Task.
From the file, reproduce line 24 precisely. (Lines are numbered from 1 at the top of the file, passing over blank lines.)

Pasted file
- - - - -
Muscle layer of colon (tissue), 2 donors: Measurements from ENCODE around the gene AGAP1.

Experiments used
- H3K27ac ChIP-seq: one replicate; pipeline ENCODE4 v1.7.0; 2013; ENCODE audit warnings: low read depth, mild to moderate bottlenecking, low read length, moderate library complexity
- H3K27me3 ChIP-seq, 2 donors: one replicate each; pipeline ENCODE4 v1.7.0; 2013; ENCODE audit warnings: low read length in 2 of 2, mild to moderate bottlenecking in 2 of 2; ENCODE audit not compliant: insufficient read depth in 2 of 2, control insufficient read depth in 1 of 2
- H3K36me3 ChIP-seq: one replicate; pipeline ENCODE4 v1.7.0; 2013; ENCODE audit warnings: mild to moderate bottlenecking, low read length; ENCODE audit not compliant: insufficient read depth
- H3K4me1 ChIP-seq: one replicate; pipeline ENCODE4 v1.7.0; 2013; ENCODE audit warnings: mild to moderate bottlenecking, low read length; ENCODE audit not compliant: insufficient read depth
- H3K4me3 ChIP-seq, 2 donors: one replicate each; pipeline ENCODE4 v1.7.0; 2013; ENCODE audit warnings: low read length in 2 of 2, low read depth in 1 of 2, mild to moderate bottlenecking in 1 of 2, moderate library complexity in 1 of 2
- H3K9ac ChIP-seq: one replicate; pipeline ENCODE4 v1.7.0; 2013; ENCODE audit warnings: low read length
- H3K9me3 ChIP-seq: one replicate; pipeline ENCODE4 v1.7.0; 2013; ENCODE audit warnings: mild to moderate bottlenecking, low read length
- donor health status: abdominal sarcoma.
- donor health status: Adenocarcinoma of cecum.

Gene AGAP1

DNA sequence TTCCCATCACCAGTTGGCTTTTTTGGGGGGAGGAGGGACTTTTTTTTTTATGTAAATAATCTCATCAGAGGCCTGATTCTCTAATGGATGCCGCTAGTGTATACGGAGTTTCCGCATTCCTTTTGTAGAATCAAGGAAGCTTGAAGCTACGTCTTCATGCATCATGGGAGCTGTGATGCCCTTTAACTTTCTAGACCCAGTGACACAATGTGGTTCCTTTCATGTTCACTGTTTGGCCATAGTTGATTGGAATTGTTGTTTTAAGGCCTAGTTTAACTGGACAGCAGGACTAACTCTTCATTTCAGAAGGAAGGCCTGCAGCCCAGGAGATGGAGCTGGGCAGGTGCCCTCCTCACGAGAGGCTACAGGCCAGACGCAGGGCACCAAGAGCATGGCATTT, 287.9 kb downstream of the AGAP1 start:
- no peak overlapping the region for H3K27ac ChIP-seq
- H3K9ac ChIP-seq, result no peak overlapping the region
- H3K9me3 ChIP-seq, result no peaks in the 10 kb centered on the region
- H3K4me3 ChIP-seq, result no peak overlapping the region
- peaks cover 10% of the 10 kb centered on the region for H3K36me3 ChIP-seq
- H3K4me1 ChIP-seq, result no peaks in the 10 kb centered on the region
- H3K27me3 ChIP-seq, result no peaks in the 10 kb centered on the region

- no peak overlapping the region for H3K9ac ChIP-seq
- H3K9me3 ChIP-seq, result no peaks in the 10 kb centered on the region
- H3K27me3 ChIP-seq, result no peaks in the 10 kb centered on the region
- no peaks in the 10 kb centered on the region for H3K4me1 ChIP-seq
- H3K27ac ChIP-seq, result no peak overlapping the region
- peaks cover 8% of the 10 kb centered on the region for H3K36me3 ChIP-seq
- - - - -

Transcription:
- no peaks in the 10 kb centered on the region for H3K4me1 ChIP-seq